The judge hearing the civil suit filed against four Dunsmuir City Council members concluded that all relief and remedies requested be denied. He also ordered each party to bear their own attorney costs and fees.

The judge hearing the civil suit filed against four Dunsmuir City Council members concluded that all relief and remedies requested be denied. He also ordered each party to bear their own attorney costs and fees.

The judge's Statement of Decision in the suit by former council member Peter Arth against councilors Chris Raine, Nick Mitchell, Diane Dolf, and Arlis Steele was filed with the court Jan. 15 after five days of testimony in a Siskiyou County courtroom.

Raine, Mitchell, and Dolf are current Dunsmuir councilors. Arlis Steele was a council member when the suit was filed but did not win reelection in November, 2012.

Representing Arth is Dunsmuir attorney David Hicks. The four respondents were represented in court by Redding attorney James Wyatt.

The nine-page Statement of Decision by retired Judge Arjuna Saraydarian from Riverside County ordered that "Judgment be entered in favor of Respondents and against Petitioners on all causes of Action."

Raine, who also received a letter Jan. 15 that closed an investigation by the Fair Political Practices Commission without finding a violation, said he's happy with "two victories, two vindications in one week."

Raine said now that the civil suit has been decided, he looks forward to focusing on pursuing the Mossbrae Trail project and the implementation of fair and equitable sewer and water rates.

Mitchell said he feels vindicated by Saraydarian's decision and is looking forward to getting work done on water rates.

"I'm upset we had to go through this process because it's going to cost the Dunsmuir citizens money in the future," said Mitchell, referring to the court costs incurred in the suit.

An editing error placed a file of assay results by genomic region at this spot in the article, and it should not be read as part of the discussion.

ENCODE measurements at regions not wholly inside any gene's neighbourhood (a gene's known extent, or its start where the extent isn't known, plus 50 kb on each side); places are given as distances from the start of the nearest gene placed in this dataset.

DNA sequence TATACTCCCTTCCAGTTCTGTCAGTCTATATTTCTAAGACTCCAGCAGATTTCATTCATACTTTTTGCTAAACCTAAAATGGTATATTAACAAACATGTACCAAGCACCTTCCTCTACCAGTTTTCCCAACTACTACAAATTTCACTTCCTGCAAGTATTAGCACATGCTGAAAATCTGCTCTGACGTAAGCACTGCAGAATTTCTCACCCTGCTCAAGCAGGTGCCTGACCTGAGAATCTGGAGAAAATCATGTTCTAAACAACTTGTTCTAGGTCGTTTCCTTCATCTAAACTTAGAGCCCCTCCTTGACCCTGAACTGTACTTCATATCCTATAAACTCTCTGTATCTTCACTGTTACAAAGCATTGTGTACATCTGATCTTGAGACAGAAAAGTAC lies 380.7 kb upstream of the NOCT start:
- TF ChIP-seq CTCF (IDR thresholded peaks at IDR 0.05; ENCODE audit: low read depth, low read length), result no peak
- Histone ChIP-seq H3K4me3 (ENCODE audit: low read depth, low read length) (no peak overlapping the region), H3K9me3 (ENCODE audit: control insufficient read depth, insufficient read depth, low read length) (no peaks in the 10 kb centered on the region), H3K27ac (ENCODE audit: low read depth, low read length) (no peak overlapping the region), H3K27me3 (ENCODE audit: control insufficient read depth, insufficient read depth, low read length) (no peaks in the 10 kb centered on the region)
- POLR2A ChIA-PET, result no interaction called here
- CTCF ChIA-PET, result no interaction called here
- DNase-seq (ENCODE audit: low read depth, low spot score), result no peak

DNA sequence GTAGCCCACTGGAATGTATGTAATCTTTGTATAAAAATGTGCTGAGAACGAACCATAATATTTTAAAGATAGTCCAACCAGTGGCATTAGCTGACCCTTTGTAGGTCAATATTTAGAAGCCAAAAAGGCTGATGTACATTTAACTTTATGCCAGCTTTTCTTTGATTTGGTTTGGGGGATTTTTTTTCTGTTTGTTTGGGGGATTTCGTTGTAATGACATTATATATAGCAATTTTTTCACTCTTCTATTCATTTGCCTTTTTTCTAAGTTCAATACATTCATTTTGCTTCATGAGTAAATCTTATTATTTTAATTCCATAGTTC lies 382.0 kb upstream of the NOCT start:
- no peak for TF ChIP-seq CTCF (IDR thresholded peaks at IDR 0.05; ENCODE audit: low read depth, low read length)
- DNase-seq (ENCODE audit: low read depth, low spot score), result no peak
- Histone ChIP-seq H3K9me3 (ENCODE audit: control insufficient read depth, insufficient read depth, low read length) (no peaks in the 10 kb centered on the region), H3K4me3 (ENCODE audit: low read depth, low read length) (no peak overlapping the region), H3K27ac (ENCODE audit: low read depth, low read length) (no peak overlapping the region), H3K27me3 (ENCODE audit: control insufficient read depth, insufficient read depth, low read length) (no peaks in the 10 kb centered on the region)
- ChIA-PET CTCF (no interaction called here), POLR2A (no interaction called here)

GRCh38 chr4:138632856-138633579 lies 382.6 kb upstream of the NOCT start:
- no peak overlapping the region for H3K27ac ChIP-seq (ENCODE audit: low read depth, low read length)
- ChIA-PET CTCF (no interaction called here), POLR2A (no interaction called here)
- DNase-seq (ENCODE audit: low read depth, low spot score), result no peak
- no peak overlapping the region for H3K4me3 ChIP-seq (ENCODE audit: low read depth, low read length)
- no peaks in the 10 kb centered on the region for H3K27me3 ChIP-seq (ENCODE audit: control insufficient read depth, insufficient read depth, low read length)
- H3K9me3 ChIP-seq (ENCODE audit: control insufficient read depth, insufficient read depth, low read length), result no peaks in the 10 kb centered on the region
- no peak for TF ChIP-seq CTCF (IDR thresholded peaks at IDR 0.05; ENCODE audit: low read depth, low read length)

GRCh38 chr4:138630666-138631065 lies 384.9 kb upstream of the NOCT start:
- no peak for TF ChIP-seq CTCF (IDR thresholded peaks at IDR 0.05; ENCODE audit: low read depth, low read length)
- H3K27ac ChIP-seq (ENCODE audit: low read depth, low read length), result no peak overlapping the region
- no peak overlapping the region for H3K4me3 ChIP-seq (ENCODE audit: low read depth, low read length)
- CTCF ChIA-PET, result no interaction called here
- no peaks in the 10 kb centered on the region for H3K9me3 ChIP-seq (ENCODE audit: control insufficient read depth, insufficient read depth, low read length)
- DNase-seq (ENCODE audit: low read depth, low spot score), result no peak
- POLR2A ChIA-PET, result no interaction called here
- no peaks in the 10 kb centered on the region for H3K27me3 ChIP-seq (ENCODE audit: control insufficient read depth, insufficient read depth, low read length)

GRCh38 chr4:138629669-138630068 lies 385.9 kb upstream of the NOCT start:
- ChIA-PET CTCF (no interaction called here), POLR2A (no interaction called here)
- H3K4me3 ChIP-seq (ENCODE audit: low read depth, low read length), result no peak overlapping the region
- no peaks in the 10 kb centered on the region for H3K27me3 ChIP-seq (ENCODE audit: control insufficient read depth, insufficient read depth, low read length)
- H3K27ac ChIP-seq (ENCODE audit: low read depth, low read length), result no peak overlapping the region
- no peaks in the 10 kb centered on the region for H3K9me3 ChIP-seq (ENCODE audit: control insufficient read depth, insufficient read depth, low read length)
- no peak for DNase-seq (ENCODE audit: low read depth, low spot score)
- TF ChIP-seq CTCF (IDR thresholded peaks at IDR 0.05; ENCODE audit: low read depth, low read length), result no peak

Arlis Steele said he's happy that after two years he's been exonerated of wrongdoing.

"All of the accusations against us were not true," Steele said. "I'm relieved and now maybe the city can move forward."

Hicks said the judge's Statement of Decision is "a tentative indication" of how the court will rule. He said both sides may now provide input to the court and the finalized judgement is expected in early February.

Hicks said much of their case was going to be about what happened in the last 18 months, but Saraydarian limited all evidence to what happened between January and July of 2011. Because Arth believes the four respondents committed several "clear violations of law" after that date, they are "considering what we want to do about that, and the actions of the council at the next meeting will determine our course."

FPPC ruling

Hicks also pointed to a letter from the FPPC, dated Jan. 15, that issued a warning to Mitchell for violating one provision of the government code when he did not identify the financial interest that was the basis for his recusal during a Jan. 18, 2011 city council meeting.

The letter further specifies there was "no evidence to indicate a conflict of interest violation" in Mitchell's case, and "due to the specific circumstances of this case... we determined that further enforcement action was not warranted since there was little public harm."

Regarding Raine's investigation, the FPPC said, "The commission has completed a review... and closed this case without finding a violation, because decisions made by (Raine) 'affected the public generally.'"

The court process

In the nine page Statement of Decision, Saraydarian outlined the process by which he came to his conclusions.

Though Hicks brought forward many issues, concerns and sets of actions, he identified four "causes of action" for Saraydarian to consider in the civil complaint, including violations of the Brown Act, violations of the Political Reform Act, violation of Common Law Conflict of Interest and waste on the part of all four respondents.